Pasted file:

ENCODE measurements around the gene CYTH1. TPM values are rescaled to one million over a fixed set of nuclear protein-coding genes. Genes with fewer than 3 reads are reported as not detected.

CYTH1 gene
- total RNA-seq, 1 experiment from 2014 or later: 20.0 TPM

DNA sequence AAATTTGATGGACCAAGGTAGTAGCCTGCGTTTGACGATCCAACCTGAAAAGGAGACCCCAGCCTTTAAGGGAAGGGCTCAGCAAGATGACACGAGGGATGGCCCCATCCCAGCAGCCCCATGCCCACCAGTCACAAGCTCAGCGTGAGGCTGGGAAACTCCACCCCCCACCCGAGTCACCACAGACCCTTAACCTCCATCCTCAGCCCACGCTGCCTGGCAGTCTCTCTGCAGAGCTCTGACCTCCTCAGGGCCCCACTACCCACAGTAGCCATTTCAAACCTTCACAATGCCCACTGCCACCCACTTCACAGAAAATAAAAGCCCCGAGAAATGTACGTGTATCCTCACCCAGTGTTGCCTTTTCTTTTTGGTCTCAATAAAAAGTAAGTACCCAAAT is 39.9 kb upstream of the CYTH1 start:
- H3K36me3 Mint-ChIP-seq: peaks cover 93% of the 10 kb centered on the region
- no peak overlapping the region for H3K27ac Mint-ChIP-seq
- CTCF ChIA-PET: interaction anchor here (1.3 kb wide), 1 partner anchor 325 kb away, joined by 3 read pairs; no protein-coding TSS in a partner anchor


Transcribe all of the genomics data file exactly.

ENCODE measurements around the gene CYTH1. TPM values are rescaled to one million over a fixed set of nuclear protein-coding genes. Genes with fewer than 3 reads are reported as not detected.

CYTH1 gene
- total RNA-seq, 1 experiment from 2014 or later: 20.0 TPM

DNA sequence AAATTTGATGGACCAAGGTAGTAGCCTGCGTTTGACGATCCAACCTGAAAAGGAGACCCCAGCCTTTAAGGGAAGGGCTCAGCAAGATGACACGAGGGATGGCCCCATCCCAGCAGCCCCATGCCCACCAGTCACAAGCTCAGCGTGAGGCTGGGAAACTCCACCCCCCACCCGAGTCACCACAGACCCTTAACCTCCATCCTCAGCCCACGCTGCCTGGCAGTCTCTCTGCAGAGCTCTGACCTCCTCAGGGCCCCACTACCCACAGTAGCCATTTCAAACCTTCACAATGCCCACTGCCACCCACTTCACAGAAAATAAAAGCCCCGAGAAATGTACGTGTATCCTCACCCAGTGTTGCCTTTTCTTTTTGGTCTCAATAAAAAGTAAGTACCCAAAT is 39.9 kb upstream of the CYTH1 start:
- H3K36me3 Mint-ChIP-seq: peaks cover 93% of the 10 kb centered on the region
- no peak overlapping the region for H3K27ac Mint-ChIP-seq
- CTCF ChIA-PET: interaction anchor here (1.3 kb wide), 1 partner anchor 325 kb away, joined by 3 read pairs; no protein-coding TSS in a partner anchor